With Hank McDonald

The Head Coach

In an effort to understand the thought process of coaches at different levels and how they have learned throughout their careers, Hank McDonald and I interviewed coaches at different levels of our program (intern, graduate assistant, full-time assistant, and head coach).

For the third part of this series, we talked to Kirk Davis. Coach Davis has been the head strength and conditioning coach at UTEP since 2004.

DA: Could you give us a brief description of your career history?

TK: I’ve been coaching for twenty-five years. I started when I was in London (for the military) as a volunteer assistant at the Crystal Palace National Sports Centre with national weightlifting team coach Keith Morgan. From 1992 to 1996, I was a volunteer at Akron University and was promoted to a full-time position in the summer of 1996 under Dan Bailey. In 2002, I came to UTEP and was promoted to head coach in 2003.

DA: When you were a student assistant, did you have a degree?

KD: No, I just had my experience as a weightlifter.

HM: What motivated you to become a strength coach?

KD: As a strength athlete, that’s what we do. We’re in the gym every day. I was always good at kinesiology, anatomy, biology, and chemistry. Because of my competitive years (weightlifting), I got a late start, so I didn’t become a strength coach until my late twenties. I always thought I wanted to be a doctor, physical therapist, occupational therapist, nurse—it didn’t matter. I just knew I was geared toward the health field and helping people. When I started at Crystal Palace, it didn’t even dawn on me that it was a real job. When I went to Akron, I realized I could get paid for it. I sort of just fell into it. Having a competitive nature helped as well.

DA: Do you see yourself coaching until retirement, or will you make a career change?

KD: When I was a student assistant at Akron, my mentality was to persevere in this field until I got a full-time position. It didn’t matter to me if it took two years or even ten years. That was what I wanted to do. When you get into it though and see the whole picture, I’ve become disillusioned with it in some ways. To be honest, I don’t know. I enjoy working with athletes, but with all the bullshit and politics that I have to put up with, I just don’t know. I’m intelligent enough to do something else where I can make as much or more money, have more respect, and work fewer hours. I think God has a plan, but I’m not sure what that plan may be. I do know that I love what I do.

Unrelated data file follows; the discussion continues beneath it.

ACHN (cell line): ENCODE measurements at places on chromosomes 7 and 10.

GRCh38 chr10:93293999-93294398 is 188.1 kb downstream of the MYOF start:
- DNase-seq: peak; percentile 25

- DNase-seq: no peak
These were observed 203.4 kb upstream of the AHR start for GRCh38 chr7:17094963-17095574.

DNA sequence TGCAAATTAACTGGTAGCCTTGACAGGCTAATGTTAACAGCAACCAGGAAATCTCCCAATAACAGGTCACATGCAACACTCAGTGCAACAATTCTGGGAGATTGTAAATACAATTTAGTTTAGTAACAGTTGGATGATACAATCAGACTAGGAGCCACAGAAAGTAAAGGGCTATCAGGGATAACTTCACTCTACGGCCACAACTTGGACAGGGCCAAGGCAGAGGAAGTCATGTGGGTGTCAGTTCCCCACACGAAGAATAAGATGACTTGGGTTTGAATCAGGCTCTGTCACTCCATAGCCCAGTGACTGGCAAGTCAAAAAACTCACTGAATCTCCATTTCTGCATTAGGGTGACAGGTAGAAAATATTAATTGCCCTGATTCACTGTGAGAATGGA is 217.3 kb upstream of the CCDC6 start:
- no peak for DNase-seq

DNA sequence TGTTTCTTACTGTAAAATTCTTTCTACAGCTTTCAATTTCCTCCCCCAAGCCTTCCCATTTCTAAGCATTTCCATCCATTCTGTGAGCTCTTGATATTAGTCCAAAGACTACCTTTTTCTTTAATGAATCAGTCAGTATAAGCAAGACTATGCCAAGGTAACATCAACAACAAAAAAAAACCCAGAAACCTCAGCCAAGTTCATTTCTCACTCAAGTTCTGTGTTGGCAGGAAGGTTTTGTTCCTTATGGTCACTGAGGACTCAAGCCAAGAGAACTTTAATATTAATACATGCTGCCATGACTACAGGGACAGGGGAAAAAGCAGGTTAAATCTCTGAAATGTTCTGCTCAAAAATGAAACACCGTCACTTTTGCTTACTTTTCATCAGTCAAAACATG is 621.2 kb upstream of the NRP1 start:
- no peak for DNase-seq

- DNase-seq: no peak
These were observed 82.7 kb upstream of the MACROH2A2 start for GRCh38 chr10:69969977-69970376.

HM: Do you think age can be an issue when relating to the athletes?

KD: Mentally, I’m fine, but the physical side can catch up to you. My energy level isn't the same as what it used to be. I’m a type A, intense guy, and I use to always be 100 mph from the time I got to work until the time I left. Now, I realize that if I’m going to continue to do this, I have to find a way to rest my body and mind from the stress of the job. All in all, I don’t think age should matter. As far as relating to the athletes, I think that because you're around them every day, you will pick up on the current trends.

DA: What is the most difficult part of your job?

KD: Dealing with sport coaches. Without question, it’s number one on the list. My biggest complaint is that we work as many hours as any sport coach with far less pay and we still get far less respect. Everyone who walks through the weight room doors thinks that it’s just a weight room and it’s easy. Plus, we’re fighting all the fads that come around. They don’t get that we’ve been doing this for twenty years just like they've been coaches for that long.